Whenever I stay at Lub d Silom, backpackers will often ask me what they should do or see in Bangkok (I think it’s because I know most of the staff, and at this point, people assume I work at the hostel), my first answer is, 'Spend a day on the Chao Phraya River!'.
Bangkok can be, at times, a rather intense city. In 2010, the city had a population of about 8.2 million people –– this doesn’t take into account the number of tourists/backpackers in the city –– all of whom need to, somehow, get around Bangkok. Thankfully, the city’s transportation infrastructure is pretty solid and easy to navigate.
It’s been a long day (or more) of travel as you slog through the customs line at Bangkok’s Suvarnabhumi International Airport (BKK), you’re tired, hungry and want to stop moving (and probably have a long shower as well), there is only one problem, you still need to get to your hotel or hostel. Thankfully getting from the Bangkok airport to the city centre is not a difficult task.
I love Bangkok. It is a multifaceted city; then again most cities are. While many travellers decide to skip Bangkok, or only spend a day or two in the city, I like to stay awhile. Why? Because it is awesome, and there are still so many things I want to see/do/experience there (and share with you guys). The following is a list of experiences that I think ALL OF YOU should consider doing in Bangkok.
A walk through Bangkok's Khao San road, the Grand Palace, Wat Pho, and other touristy sites generally results in more than a couple tuk-tuk drivers touting trips to a floating market. While many will accept their offer, there are some who shy away, not wishing to visit an overcrowded market that is filled with more tourists than locals.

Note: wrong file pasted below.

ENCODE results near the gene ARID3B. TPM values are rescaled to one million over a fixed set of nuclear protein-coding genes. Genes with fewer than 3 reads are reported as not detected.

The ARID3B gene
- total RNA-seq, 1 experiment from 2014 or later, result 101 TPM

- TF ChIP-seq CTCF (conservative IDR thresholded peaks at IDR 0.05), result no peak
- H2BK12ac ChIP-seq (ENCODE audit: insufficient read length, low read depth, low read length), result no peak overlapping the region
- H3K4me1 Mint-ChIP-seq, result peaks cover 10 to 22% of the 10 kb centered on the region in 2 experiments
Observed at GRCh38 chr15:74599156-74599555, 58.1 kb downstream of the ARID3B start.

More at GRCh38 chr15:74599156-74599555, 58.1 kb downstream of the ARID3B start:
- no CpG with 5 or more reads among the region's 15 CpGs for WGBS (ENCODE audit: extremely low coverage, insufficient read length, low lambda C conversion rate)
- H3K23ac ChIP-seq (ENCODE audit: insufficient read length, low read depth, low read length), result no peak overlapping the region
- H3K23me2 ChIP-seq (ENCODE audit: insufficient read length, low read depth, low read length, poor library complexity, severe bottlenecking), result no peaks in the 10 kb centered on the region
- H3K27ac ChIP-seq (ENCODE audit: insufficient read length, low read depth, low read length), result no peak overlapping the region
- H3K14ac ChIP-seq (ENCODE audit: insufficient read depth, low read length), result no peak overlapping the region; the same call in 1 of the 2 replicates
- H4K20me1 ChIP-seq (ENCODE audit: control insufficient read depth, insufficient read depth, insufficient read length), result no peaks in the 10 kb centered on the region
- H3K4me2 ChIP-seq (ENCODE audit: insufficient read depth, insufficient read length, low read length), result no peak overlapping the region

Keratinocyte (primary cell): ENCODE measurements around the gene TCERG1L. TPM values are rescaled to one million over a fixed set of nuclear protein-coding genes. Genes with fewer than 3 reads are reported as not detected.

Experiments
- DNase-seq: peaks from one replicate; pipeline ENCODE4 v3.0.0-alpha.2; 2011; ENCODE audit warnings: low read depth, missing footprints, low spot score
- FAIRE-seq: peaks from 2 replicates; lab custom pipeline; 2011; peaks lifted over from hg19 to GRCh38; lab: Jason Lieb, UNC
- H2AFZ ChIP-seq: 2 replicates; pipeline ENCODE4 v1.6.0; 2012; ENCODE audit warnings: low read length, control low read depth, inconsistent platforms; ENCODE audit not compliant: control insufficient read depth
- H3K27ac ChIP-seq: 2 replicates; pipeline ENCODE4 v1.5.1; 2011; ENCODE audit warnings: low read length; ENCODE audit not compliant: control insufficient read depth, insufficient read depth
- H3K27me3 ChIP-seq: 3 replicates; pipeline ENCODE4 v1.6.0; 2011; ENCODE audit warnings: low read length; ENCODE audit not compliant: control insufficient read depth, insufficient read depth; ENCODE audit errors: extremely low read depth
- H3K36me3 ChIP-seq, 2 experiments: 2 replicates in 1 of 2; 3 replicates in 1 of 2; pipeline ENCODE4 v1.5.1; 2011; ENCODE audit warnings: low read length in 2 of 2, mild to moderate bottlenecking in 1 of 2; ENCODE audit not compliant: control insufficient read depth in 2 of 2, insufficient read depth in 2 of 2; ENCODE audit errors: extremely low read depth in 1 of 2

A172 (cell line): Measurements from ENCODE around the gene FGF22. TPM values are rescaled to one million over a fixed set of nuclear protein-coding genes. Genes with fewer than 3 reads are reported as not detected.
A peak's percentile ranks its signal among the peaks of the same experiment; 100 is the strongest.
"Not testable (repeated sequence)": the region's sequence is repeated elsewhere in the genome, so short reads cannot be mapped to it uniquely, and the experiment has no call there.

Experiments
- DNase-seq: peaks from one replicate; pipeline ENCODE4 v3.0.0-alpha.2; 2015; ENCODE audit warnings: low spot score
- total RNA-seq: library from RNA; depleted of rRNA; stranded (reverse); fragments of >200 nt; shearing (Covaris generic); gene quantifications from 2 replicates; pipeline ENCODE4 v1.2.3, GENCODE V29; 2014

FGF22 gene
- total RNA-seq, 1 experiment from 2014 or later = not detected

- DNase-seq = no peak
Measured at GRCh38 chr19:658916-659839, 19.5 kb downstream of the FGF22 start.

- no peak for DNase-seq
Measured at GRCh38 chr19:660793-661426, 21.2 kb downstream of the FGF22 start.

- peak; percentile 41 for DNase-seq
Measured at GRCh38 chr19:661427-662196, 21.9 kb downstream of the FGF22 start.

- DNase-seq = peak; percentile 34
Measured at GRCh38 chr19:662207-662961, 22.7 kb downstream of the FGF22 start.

It all started with a Skype call with my editor at Bootsnall (a popular indie travel website that I've been using since 2009), a conversation about solo travel in Southeast Asia, and adventure. A conversation where I ended up suggesting an article on travelling solo, and before I realized what was happening the word 'Myanmar' had trickled off my tongue. I didn't even thinking about getting my Myanmar visa.
When you're a bigger person, in a much smaller world, things are going to be different, and sometimes they may even be hard, but that doesn't mean you need to fear them or avoid them. Body image in Bangkok and most of Southeast Asia is vastly different than what we face at home.
While flipping through some photos today I was reminded of my first adventures in Bangkok, the people I met, and one of the reasons why I fell in love with the city. In many ways, Bangkok changed the way I travel. It was more than just another destination to me. It was in this city of disorganized chaos that I forgot about myself and put my shoes into those of another. Well, several others to be exact.
It started as an innocent train ride. I had bought my ticket the day before, which meant I ended up with a private first class cabin, as the other options were full. It was a bit pricey, but still cheaper than flying, so I booked it (yes, I could have taken a bus, but I would have never slept, and you can’t move around as much).